From Real Life Horror at an African Murder Scene to Sheer Magic

Read Part One here

Eventually, the voices of his ancestors called out to him from Israel – were he eventually landed up via a circuitous root that saw him working as a juggler, a tightrope walker, a fire eater, a magician ... and even a snake charmer.

When he got to the Levant, much to Abelman’s chagrin after successfully avoiding the South African national military service conscription, he soon found himself drafted into Israeli Defense Force. After many years of active service, slipping in and out of Lebanon, both in the regular army and in the reserves, he was honorably discharged with the towering rank of private. His military memoir has been published as the short story, No Medals & No Mentions.

He said: “We were all Zionists in our family and supported Israel. There was no shortage of books on Judaism and related subjects in the house, both religious and secular.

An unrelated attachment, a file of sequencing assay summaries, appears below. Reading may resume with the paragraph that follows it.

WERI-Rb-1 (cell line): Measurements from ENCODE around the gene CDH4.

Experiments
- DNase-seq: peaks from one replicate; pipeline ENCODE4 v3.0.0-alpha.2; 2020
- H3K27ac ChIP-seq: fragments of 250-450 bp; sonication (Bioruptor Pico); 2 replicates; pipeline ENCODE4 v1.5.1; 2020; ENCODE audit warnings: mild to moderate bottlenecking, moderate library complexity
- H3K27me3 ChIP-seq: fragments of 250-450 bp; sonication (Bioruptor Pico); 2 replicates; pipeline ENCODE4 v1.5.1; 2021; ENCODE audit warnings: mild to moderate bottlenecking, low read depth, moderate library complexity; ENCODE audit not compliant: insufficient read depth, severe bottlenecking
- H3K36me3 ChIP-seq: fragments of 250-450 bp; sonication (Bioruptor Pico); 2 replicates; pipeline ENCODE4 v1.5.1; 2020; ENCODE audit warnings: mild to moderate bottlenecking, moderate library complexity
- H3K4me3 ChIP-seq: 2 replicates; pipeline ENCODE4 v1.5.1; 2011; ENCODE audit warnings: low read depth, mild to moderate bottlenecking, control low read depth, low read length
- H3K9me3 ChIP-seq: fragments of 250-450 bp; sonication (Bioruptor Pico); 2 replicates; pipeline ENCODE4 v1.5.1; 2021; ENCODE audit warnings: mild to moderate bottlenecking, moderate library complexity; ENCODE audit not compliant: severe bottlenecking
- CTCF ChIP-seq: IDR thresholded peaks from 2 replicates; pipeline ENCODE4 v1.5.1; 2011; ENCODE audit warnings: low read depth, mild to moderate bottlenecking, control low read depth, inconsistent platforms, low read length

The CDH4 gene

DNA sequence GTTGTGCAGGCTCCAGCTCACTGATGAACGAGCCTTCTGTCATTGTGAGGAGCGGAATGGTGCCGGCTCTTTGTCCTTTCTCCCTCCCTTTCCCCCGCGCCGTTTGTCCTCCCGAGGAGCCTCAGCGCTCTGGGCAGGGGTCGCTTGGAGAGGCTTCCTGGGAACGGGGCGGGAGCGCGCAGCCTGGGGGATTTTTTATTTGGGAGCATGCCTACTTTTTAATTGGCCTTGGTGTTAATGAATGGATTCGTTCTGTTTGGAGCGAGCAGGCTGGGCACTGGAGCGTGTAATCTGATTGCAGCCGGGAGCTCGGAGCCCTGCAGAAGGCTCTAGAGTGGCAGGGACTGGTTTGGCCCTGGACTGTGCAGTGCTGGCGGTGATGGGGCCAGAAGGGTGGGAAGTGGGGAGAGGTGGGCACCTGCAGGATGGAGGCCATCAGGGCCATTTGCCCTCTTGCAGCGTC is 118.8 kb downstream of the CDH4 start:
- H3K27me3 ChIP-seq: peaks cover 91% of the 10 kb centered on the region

“One of the first games I can remember playing was ‘Germans and Jews’. In a draped, darkened dining room, the table was covered with blankets skirting down to the floor. The ‘Jews’ would hide under the table with a little reading lamp. When they heard a sound outside, they had to turn the lamp
off and sit silently until a ‘German’ yanked up the blankets with a yell – ‘Juden raus!’ –giving a scare to the cowering ‘Jews’. I must have been three.

“Jews in the Diaspora live dual lives. Outside the house we were proud South Africans and Jews, inside the house we were proud Zionist Jews and South Africans. My father’s name was Abraham, and rather than contend with the split personality of Diaspora life, I decided to move to the land of Abraham, where you can be yourself both inside and out.

“My brother had made the move some years earlier so the way was paved for me. With a single suitcase, I